What do we mean when we talk about the common good? A succinct definition is found in Gaudium et spes #26 and is quoted in the Catechism (#1906): it is “the sum of social conditions which allow people, either as groups or as individuals, to reach their fulfillment more fully and more easily.” Notice that the common good concerns the life of all! But one can’t speak of serving the common good if one doesn’t protect the most fundamental human right – the right to life. This is the right that makes all other rights possible. The principle of the common good really presupposes the principle of respect for the life and dignity of the human person. At the same time, the right to life doesn’t exhaust the common good. It’s not enough for public officials to guarantee the right to life of the unborn. They also have the duty to respect and protect people’s other rights, including those that are required for human decency, things like food and shelter, education and employment, health care and housing, freedom of religion, and family life. The right to true religious freedom is also a basic human right – the right to live our faith without coercion by the government, the right to live our values. This is part of the common good. The narrowing redefinition of religious freedom in our country is a grave concern of the bishops, because this threatens both individual conscience and the freedom of the Church to serve. The redefinition of marriage is also a grave concern. True marriage between one man and one woman is the vital cell of society, but it has been redefined in a way that is contrary to nature and does not serve the common good. This redefinition by the courts and political bodies, and increasingly by American culture itself, cannot be justified by our faith nor by right reason.
The common good also requires peace. The Catechism teaches the following: “The common good requires peace, that is, the stability and security of a just order. It presupposes that authority should ensure by morally acceptable means the security of society and its members. It is the basis of the right to legitimate personal and collective defense” (CCC 1909). This is very important. We obviously don’t want leaders who are not committed to our national security, the security of our families and communities. We want leaders committed to peace in our communities and in the world. This is a requirement of the common good. And, as I mentioned earlier, unjust war, terrorism, and torture are intrinsic evils.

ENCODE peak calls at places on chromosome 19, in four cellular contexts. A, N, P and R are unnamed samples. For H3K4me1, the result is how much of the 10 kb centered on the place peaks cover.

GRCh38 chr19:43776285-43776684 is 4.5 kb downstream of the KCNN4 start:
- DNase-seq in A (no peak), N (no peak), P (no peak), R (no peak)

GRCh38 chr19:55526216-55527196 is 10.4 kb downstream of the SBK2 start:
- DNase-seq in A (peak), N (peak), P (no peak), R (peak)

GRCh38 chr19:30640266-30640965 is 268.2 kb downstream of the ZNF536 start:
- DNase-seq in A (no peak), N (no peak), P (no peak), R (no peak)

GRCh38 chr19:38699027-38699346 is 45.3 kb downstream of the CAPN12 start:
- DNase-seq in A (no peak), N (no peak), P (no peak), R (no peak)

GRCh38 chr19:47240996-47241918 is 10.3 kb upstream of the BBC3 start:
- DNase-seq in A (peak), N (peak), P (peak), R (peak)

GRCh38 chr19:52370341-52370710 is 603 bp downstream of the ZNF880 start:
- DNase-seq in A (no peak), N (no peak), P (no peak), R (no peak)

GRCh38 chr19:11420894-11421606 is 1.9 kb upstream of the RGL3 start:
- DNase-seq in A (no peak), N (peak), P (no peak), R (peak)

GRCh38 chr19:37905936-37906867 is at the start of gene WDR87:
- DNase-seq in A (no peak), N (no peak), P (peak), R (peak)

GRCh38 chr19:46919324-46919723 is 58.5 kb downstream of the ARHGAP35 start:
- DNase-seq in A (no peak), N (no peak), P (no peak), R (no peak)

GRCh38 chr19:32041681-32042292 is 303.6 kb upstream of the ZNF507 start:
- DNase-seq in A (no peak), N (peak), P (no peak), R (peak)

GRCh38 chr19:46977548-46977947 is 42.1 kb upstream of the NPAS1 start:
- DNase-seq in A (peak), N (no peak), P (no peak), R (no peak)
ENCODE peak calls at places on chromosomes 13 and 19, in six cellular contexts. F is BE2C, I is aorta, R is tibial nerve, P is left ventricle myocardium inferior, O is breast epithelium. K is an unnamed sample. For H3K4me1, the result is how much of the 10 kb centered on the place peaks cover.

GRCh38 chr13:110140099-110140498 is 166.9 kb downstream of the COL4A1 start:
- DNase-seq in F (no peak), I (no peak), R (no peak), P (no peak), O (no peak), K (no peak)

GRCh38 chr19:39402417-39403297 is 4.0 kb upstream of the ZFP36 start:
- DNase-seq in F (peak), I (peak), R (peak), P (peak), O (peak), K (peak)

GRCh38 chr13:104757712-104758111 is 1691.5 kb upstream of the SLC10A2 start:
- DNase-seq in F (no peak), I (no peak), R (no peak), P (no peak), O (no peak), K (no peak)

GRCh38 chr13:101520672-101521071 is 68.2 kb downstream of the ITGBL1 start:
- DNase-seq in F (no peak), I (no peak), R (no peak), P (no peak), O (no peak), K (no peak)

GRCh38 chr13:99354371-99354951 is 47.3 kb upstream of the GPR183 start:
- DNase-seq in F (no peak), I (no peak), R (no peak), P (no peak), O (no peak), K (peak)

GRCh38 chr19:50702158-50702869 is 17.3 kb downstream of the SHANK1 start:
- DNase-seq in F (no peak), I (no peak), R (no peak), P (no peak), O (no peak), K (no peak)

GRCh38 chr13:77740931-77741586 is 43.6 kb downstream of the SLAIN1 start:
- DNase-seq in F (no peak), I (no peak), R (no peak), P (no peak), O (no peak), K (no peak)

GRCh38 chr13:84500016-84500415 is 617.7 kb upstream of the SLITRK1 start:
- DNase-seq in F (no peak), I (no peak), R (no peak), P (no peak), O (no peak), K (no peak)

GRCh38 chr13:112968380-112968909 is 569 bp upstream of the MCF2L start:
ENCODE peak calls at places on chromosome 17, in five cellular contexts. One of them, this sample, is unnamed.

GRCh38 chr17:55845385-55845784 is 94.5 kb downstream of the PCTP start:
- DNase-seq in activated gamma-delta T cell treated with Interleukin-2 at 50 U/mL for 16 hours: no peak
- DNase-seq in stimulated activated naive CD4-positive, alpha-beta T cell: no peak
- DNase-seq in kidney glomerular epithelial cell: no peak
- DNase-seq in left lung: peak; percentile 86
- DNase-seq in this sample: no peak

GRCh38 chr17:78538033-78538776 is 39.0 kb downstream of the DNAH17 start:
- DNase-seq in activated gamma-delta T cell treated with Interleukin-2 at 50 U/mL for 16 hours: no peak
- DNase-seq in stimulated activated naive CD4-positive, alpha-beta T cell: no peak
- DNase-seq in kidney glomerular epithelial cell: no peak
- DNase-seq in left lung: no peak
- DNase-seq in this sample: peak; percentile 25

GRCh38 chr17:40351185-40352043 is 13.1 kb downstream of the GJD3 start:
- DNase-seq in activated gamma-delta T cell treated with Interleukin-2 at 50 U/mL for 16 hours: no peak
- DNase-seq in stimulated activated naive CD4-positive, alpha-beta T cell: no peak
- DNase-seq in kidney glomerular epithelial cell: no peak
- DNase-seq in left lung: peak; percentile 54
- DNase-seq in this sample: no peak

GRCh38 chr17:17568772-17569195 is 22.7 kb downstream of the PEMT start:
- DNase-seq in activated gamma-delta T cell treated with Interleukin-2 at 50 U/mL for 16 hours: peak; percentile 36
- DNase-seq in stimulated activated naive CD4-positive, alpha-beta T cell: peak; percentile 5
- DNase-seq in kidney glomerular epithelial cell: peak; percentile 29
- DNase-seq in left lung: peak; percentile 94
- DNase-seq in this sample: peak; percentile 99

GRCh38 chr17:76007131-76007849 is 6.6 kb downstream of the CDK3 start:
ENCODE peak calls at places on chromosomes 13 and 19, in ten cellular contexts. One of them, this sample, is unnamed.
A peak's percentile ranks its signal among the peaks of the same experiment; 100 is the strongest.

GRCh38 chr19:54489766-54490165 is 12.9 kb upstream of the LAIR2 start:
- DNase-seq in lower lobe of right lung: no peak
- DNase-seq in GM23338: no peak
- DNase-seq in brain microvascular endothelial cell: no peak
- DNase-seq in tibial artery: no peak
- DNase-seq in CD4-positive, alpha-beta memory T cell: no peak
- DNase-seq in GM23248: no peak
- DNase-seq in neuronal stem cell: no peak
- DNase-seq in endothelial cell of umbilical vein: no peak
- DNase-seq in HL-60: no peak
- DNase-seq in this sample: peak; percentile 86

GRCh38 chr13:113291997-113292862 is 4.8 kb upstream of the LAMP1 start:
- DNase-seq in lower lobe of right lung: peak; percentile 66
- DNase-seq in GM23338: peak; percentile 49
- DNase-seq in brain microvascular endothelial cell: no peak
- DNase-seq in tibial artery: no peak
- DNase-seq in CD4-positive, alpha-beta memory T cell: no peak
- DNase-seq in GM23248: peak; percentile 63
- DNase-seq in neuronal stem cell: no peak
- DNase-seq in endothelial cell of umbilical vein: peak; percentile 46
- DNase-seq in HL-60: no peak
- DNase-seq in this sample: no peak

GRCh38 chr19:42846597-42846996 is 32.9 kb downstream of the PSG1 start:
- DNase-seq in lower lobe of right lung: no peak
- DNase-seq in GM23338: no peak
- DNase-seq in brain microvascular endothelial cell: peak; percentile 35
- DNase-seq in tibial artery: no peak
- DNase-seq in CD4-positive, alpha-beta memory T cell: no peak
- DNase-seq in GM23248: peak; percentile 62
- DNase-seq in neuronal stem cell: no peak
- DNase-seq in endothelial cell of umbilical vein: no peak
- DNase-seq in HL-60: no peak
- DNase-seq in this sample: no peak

Keeping in mind the life and dignity of the human person and the common good, there are also two very important principles of Catholic social doctrine intimately connected to human dignity and the common good, namely, the principles of subsidiarity and solidarity.
#3 Subsidiarity. Pope Saint John Paul II gave a very good definition of subsidiarity: “a community of a higher order should not interfere in the internal life of a community of a lower order, depriving the latter of its functions, but rather should support it in case of need and help to coordinate its activity with the activities of the rest of society, always with a view to the common good” (Centesimus Annus 48). This is part of human dignity as well. The family, of course, is the first and fundamental unity of society. It should be defended and strengthened, not undermined, by the state. A very practical example in Indiana is the issue of parental choice in education. As Catholics, following the principle of subsidiarity, we oppose the position that education is primarily the right of the state. No, it is the right of the parents, whom the state should support. It is wrong for the state to usurp the right of parents to choose the schools their children must go to or to make it impossible for them to choose, for example, Catholic schools by insisting that their tax dollars only go to support public schools. Basically, subsidiarity means that larger institutions in society should not overwhelm or interfere with smaller or local institutions (FCFC 48). Now this doesn’t mean that the state should never interfere. If a community or institution of a lower order doesn’t adequately protect human dignity, for example, the state should intervene. This gets to the next principle: solidarity.
#4 Solidarity. Solidarity is clearly an obligation of our faith, an obligation of the Gospel of Jesus Christ. It has to do with justice and charity. Not surprisingly, the labor movement in Poland under Communist oppression adopted the name Solidarnocz, Solidarity, because it was inspired by Catholic social teaching and Pope John Paul II who taught so beautifully about the principle of solidarity. We must be concerned about our fellow human beings and their welfare, especially the poor. Pope John Paul wrote: “Solidarity is not a feeling of vague compassion or shallow distress at the misfortunes of so many people, both near and far. On the contrary, it is a firm and persevering determination to commit oneself to the common good; that is to say to the good of all and of each individual, because we are all really responsible for all” (Sollicitudo Rei Socialis 38). Solidarity has to do with the good of our neighbor. It includes concern not just for our fellow Americans, but for all people. It includes concern for the social conditions of all: the poor, immigrants, the sick, the suffering, the oppressed, and the persecuted. Solidarity is a principle and a virtue. Only when there is solidarity is there true peace. The motto of Pope Pius XII was “peace is the fruit of justice.” John Paul took this and said that we can say today “with the same exactness and the same power of biblical inspiration that ‘peace is the fruit of solidarity’.”